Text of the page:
And because mathematicians like to code and keep a record of their ideas, I might also put a green marker here to say that corresponds to this section on my game board.

[Presenter points to grid indicating the 40 squares outlined in green marker. Presenter puts a green dot next to writing about 5 eights and points to the area of 40 squares, showing how this writing corresponds to the section outlined in green on the game board.]

Alright, let's see. I've had a disastrous start, but I could have a successful finish. I'm going to call that a 3.

And a 0. I got too excited so I could say 0 threes or 3 zeros, but I know they're the same as 0, so 3 zeros is equivalent to 3 times zero, which is 0. OK.

[Presenter spins and lands on 3, then spins again and lands on 0. Presenter writes 3 zeros equals 3 times 0 equals 0.]

Come on, spinner!

Four... Fives, so I could do 4 fives so that would be across here like this. Or I could do 5 fours which would...ok, go like this.

[Presenter spins and lands on 4, then spins again and lands on 5. Presenter points to 4 rows and 5 columns, which are rows 6 to 9 and columns 1 to 5 of the grid. Presenter then points to 5 rows and 4 columns. These are rows 6 to 10 and columns 1 to 4 of the grid.]

And I might actually do that. I'm going to use a different colour mark at this time so I know this is 4 because, actually I can subitise that many.

And that takes me all the way down to here.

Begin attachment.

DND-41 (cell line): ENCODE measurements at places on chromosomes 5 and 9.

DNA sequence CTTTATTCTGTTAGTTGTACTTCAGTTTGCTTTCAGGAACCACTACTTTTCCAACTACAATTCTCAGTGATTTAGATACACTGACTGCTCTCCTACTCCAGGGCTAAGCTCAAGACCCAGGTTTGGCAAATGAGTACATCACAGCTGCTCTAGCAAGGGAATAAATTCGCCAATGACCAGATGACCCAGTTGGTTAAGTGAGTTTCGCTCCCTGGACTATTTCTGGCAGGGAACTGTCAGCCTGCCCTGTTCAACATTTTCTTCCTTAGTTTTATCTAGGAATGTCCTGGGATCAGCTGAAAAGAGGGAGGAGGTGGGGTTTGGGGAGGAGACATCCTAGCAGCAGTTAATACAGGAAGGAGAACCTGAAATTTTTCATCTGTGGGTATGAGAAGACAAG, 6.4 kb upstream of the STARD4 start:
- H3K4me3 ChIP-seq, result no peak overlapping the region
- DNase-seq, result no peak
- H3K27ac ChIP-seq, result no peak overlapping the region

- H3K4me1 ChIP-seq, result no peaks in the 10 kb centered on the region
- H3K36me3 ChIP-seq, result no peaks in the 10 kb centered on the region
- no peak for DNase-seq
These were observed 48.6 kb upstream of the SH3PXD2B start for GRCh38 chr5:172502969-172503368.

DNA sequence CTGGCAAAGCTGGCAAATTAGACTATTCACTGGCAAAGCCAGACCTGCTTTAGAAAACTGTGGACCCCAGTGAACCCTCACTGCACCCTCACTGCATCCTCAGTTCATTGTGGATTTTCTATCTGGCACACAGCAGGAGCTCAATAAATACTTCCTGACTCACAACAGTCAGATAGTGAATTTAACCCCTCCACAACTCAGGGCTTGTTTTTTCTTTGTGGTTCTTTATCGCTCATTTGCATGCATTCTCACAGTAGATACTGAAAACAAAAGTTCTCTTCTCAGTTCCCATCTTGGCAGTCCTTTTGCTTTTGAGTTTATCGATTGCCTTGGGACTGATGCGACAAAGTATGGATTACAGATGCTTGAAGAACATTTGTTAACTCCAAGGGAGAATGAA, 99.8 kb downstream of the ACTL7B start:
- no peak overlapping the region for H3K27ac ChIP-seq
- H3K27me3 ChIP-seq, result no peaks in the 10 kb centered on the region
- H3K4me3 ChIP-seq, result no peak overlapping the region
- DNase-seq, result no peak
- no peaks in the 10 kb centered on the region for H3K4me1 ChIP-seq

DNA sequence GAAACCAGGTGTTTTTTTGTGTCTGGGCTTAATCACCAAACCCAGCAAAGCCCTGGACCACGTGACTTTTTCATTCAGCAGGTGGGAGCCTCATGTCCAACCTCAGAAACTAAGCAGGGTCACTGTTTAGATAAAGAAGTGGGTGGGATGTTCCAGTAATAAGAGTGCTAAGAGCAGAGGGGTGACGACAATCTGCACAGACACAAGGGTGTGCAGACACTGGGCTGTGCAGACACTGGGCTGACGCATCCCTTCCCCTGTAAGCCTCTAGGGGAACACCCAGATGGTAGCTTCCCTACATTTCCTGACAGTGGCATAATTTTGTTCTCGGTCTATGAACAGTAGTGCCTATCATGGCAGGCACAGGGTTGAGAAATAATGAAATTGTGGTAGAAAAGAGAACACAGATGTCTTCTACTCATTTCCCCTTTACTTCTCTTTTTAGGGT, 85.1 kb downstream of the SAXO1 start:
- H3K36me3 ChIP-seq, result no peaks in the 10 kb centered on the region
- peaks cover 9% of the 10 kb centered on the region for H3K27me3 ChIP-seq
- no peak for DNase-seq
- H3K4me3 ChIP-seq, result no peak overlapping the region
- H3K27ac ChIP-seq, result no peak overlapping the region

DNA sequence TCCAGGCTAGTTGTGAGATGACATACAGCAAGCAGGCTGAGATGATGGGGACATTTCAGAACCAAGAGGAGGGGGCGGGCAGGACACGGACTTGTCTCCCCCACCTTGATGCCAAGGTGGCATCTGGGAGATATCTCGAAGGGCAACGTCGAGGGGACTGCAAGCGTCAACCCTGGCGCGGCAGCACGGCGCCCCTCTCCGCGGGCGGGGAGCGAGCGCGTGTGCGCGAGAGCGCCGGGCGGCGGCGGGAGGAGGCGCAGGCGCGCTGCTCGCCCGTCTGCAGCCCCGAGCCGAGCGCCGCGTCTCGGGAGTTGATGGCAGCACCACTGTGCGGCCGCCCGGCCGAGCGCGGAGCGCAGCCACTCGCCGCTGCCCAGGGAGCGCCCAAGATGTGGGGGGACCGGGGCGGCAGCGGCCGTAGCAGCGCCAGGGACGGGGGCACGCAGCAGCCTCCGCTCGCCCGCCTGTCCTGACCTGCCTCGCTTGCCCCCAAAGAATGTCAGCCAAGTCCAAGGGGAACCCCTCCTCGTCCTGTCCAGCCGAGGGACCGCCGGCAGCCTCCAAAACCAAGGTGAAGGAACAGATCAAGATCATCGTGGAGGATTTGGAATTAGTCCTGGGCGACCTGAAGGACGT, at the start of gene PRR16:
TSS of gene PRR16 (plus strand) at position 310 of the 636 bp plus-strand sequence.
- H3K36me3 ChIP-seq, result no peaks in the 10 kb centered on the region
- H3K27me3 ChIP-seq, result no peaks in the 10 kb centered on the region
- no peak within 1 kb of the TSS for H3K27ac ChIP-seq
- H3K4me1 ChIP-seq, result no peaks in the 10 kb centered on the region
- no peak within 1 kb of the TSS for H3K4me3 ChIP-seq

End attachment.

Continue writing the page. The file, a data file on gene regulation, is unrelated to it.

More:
[Presenter uses a blue marker to draw a line around rows 6 to 10 and columns 1 to 4 of the grid, which is an area of 4 squares across and 5 squares down.]

I realised I didn't actually have to count those 'cause I know my board is 10 by 10. Five fours.

[Presenter writes 5 fours within the blue outlined area of the grid.]

I am I going to record that, over here. Five fours is equivalent in value to 5 times 4, which is 20.

And I actually know that because that's the same as saying 10 twos and you just rename that as 20.

Like this, you could say that's 10 twos which is the same as 2 tens.

[Presenter marks a blue dot next to the grid and writes 5 fours equals 5 times 4 equals 20 equals 10 twos equals 2 tens.]

We could just keep going, but we won't.

[Presenter spins and lands on 2, then spins again and lands on 4. Presenter uses a pink marker to draw a line around rows 1 to 4 and columns 9 to 10, which is an area of 4 squares down and 2 squares across. Presenter writes 4 twos within the pink outlined area of the grid. Presenter marks a pink dot next to the grid and writes 4 twos equals 4 times 2 equals 8.

Next, presenter spins and lands on 0, then spins again and lands on 6. Presenter writes next to the grid 0 sixes equals 0 times 6 equals 0.

Next, presenter spins and lands on 6, then spins again and lands on 4. Presenter uses a yellow marker to draw a line around columns 5 to 10 and rows 6 to 9, which is an area of 6 squares across and 4 squares down. Presenter writes 6 fours within the yellow outlined area of the grid. Presenter marks a yellow dot next to the grid and writes 6 fours equals 6 times 4 equals 24.]

I could write that 0 sevens or 7 zeros. Zero times 7 which equals 0.

[Presenter spins and lands on 0, then spins again and lands on 7. Presenter writes next to the grid 0 sevens equals 0 times 7 equals 0.]

Let's try.... come on 1! Six...and a 9... now I definitely know I can't go here because I've got 1, 2, 3, 4, 5, 6...one row of 6 left that I could use or one row of 2.

[Presenter spins and lands on 6, then spins again and lands on 9. Presenter points to the bottom row on the grid where 6 squares in columns 5 to 10 are available. Presenter then points to the only other squares available on the grid which are 2 squares in row 5, columns 9 and 10.]